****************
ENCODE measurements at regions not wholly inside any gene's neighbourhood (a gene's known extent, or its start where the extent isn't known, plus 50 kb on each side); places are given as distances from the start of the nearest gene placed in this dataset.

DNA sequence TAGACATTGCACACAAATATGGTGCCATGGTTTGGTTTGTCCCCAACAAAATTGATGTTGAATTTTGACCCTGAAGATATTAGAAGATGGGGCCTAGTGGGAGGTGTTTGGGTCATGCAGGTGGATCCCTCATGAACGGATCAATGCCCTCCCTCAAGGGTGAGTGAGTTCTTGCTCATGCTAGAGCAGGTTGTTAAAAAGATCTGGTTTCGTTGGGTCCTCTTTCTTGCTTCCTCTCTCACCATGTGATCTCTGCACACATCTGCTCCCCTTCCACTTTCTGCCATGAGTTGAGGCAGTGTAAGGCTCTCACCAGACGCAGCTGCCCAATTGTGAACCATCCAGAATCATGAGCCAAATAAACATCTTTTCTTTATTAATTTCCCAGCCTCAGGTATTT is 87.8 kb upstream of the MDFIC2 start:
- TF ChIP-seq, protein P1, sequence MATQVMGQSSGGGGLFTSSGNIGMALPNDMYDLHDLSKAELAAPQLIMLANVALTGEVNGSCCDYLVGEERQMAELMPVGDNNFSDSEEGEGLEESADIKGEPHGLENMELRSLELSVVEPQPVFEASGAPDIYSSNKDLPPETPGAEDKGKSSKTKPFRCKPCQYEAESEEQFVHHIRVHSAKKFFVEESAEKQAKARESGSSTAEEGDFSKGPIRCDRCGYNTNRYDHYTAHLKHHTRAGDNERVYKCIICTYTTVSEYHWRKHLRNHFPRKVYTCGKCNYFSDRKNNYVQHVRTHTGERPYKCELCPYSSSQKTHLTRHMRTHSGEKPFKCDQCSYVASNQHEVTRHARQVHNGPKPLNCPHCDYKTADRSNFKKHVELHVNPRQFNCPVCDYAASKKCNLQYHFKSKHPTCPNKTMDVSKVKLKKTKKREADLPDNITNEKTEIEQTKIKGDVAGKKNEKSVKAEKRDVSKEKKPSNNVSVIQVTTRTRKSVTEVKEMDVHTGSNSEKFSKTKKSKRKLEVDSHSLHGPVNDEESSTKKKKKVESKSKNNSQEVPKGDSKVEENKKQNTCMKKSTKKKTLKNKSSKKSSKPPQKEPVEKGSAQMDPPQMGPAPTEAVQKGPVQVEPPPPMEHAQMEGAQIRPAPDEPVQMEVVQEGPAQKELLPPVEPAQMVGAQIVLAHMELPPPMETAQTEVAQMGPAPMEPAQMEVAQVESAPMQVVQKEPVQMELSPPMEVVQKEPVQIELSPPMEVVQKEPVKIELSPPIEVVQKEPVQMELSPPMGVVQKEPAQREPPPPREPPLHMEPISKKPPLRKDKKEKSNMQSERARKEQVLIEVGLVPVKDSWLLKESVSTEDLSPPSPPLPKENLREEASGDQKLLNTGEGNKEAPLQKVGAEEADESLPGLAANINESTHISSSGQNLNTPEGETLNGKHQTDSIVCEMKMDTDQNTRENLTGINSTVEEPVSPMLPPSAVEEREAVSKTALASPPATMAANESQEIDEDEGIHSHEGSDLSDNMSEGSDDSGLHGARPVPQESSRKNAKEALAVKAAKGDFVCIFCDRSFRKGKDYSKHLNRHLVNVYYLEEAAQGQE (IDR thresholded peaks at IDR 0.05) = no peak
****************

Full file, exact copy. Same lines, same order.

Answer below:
ENCODE measurements at regions not wholly inside any gene's neighbourhood (a gene's known extent, or its start where the extent isn't known, plus 50 kb on each side); places are given as distances from the start of the nearest gene placed in this dataset.

DNA sequence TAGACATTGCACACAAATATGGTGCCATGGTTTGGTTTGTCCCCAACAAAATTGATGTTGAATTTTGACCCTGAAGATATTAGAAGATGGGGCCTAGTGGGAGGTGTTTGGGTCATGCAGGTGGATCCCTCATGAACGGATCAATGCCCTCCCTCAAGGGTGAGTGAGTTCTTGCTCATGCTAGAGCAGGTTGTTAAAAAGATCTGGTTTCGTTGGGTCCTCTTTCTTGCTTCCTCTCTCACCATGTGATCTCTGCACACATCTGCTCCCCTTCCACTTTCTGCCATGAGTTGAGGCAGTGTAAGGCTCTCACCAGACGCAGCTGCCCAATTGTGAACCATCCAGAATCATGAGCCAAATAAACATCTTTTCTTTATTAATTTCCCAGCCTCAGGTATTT is 87.8 kb upstream of the MDFIC2 start:
- TF ChIP-seq, protein P1, sequence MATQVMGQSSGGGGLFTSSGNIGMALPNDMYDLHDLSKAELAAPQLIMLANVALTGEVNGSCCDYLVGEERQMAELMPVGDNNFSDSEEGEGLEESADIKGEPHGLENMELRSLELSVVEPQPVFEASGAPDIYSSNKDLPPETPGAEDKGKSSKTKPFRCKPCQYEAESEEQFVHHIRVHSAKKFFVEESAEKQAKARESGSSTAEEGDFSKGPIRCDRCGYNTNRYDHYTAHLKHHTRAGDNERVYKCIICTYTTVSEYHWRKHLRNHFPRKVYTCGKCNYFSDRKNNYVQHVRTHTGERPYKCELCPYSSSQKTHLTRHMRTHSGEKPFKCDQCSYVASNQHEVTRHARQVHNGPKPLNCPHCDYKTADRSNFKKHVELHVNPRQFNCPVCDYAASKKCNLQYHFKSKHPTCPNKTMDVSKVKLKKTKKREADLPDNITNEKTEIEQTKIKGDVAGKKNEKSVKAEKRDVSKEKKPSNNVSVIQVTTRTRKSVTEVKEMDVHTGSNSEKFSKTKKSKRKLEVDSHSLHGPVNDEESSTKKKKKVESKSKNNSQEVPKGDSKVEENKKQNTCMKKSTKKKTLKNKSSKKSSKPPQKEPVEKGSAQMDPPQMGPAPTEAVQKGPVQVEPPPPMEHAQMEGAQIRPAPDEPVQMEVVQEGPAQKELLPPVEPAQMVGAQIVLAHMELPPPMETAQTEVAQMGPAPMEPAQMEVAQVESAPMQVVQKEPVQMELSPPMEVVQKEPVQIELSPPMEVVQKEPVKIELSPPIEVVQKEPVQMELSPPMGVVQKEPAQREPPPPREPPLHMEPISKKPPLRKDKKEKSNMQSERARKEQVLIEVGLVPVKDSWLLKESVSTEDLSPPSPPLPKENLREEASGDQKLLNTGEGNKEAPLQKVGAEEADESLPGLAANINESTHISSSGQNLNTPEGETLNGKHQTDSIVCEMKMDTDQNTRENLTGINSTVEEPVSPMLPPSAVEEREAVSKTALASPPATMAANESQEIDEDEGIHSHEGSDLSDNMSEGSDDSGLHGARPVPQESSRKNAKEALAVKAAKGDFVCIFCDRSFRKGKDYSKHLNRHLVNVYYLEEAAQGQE (IDR thresholded peaks at IDR 0.05) = no peak